Roughly 80 parents attended a workshop at East Elementary School on Oct. 8 to learn how the new Common Core State Standards would change the district's curriculum.
"I'm not worried about any of this because we've already been doing it," K-12 English faculty representative Glenda Green said. "In reading and in social studies and in science and in all areas. I'm not worried about this at all."
Green led the information session with Karen Scalzo, the K-5 writing coordinator.
The turnout by parents was considerably higher than expected, and additional chairs had to be found from other rooms and lined up along the back of the small auditorium.
"I was worried no one would come," Green said. "Wow."
The Common Core is an initiative led by the National Governors Association and the Council of Chief State School Officers intended to achieve national academic standards. It has been adopted by 45 states and the District of Columbia. In July 2010, Connecticut adopted the standards, which go into effect this year.
"I know there's a lot of anxiety about Common Core," Green said. "Every 20 years or so there are committees that bring all the best researchers together. Common Core is all about comprehension. What these people did was start at what they wanted kids to do by the end of high school and work backward from that each year."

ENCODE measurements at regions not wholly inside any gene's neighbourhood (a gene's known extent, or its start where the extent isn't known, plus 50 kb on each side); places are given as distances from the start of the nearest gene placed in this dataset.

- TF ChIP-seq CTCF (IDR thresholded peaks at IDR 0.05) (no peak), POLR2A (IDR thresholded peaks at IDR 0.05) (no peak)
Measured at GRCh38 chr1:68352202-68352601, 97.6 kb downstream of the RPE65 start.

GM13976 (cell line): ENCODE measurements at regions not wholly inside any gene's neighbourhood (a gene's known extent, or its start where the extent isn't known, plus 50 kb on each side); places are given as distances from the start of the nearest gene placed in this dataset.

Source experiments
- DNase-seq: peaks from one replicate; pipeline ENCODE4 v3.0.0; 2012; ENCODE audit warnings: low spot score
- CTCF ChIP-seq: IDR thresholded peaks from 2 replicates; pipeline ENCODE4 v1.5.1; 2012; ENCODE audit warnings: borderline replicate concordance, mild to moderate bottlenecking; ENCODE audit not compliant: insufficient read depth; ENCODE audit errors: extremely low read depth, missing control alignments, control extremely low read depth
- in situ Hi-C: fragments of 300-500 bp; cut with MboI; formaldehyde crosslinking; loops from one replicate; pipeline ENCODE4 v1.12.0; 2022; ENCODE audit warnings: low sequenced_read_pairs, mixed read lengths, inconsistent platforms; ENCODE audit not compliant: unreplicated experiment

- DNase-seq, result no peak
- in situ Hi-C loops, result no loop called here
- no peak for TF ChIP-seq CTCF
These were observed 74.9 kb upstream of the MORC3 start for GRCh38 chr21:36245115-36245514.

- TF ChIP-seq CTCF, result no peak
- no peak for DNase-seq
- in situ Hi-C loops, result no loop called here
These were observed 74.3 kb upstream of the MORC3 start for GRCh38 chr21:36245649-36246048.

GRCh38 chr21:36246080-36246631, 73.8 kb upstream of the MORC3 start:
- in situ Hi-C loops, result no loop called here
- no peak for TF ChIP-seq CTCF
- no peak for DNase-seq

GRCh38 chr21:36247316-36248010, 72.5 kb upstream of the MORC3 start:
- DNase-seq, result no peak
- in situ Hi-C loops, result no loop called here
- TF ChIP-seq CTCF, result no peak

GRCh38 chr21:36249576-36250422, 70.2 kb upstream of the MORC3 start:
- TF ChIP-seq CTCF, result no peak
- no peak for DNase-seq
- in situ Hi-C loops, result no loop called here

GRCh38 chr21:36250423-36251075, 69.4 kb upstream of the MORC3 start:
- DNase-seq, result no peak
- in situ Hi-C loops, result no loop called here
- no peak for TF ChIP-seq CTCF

In early grades, she said, the Common Core will place an emphasis on reading comprehension and close reading of the text; however, she noted that both have been hallmarks of New Canaan's curriculum for years.
"The first section of the standards are key ideas and details," Green said. "These are all about what the author is saying. We want kids to understand what they're reading. None of this is new, by the way. Kids are really opinionated, as we all know. We ask them to go back and cite evidence in the test."
Green went on to say that there remain two important ways of helping children develop as readers: reading complex books to them, and allowing them time to read on their own.
One parent at the event, Maria Naughton, thought the new standards might lead to a curriculum too rigorous for kids in the youngest grades. Naughton ran unsuccessfully for a seat on the Board of Education earlier this year, focusing on issues related to the Common Core.
"It's like someone took the rules of early childhood education and rearranged them," she said, explaining that kids may not be able to deal well with more complex texts until they have mentally developed further.
"Around age 6 or 7 they can be in a concrete, literal stage for years, and not until middle school can they think more abstractly. The standards are expecting more abstract thought earlier."
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